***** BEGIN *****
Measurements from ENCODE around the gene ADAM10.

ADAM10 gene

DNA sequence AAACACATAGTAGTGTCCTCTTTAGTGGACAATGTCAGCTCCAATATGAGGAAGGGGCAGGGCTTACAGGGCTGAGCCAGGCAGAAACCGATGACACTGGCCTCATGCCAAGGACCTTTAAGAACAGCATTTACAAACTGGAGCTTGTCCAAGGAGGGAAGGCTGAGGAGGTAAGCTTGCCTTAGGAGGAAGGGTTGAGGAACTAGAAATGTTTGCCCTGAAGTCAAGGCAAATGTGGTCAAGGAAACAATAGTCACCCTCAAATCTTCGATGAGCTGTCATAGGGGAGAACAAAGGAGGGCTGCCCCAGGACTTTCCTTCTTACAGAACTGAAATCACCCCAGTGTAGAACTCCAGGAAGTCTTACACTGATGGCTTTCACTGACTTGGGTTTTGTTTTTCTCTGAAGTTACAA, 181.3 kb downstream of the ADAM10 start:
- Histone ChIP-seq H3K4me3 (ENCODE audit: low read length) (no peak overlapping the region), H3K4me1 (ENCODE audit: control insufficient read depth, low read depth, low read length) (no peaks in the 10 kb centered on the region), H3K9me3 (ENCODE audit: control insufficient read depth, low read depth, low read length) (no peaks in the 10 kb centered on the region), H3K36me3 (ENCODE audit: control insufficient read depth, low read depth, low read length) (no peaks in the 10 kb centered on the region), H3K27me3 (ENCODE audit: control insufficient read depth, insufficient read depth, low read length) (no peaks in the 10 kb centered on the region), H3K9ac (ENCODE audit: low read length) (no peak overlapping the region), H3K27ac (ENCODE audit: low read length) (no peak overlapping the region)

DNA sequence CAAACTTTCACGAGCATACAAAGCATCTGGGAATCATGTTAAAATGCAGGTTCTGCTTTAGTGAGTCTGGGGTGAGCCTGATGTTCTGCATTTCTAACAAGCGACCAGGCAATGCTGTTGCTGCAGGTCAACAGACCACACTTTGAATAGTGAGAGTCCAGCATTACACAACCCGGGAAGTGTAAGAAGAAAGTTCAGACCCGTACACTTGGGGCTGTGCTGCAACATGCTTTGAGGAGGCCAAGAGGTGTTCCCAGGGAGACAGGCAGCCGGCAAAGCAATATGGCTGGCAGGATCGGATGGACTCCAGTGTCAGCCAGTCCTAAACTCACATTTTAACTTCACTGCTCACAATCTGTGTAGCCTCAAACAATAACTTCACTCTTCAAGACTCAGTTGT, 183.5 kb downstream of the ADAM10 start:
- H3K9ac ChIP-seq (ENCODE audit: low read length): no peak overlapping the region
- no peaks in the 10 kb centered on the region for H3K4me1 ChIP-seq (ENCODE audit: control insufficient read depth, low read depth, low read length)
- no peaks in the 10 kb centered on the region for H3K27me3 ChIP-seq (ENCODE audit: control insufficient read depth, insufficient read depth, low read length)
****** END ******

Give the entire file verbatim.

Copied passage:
Measurements from ENCODE around the gene ADAM10.

ADAM10 gene

DNA sequence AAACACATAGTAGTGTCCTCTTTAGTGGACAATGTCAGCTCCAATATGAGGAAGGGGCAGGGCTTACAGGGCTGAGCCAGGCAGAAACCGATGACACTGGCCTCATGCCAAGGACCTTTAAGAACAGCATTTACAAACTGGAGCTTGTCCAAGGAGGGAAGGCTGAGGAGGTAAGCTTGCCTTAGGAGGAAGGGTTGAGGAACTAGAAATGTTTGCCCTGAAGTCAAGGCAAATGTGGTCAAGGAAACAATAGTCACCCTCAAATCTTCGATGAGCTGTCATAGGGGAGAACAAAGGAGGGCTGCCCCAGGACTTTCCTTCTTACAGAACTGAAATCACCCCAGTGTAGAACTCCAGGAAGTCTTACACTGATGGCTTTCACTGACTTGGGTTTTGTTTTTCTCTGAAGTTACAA, 181.3 kb downstream of the ADAM10 start:
- Histone ChIP-seq H3K4me3 (ENCODE audit: low read length) (no peak overlapping the region), H3K4me1 (ENCODE audit: control insufficient read depth, low read depth, low read length) (no peaks in the 10 kb centered on the region), H3K9me3 (ENCODE audit: control insufficient read depth, low read depth, low read length) (no peaks in the 10 kb centered on the region), H3K36me3 (ENCODE audit: control insufficient read depth, low read depth, low read length) (no peaks in the 10 kb centered on the region), H3K27me3 (ENCODE audit: control insufficient read depth, insufficient read depth, low read length) (no peaks in the 10 kb centered on the region), H3K9ac (ENCODE audit: low read length) (no peak overlapping the region), H3K27ac (ENCODE audit: low read length) (no peak overlapping the region)

DNA sequence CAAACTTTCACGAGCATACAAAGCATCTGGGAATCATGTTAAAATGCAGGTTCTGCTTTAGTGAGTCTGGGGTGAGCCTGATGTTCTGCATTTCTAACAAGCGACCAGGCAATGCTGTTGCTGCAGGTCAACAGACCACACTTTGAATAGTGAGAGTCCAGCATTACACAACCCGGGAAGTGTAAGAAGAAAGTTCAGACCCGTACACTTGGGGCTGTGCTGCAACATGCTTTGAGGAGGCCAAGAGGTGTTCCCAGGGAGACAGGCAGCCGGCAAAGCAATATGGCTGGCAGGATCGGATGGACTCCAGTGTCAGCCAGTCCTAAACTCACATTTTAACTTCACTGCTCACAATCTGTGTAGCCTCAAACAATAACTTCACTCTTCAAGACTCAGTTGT, 183.5 kb downstream of the ADAM10 start:
- H3K9ac ChIP-seq (ENCODE audit: low read length): no peak overlapping the region
- no peaks in the 10 kb centered on the region for H3K4me1 ChIP-seq (ENCODE audit: control insufficient read depth, low read depth, low read length)
- no peaks in the 10 kb centered on the region for H3K27me3 ChIP-seq (ENCODE audit: control insufficient read depth, insufficient read depth, low read length)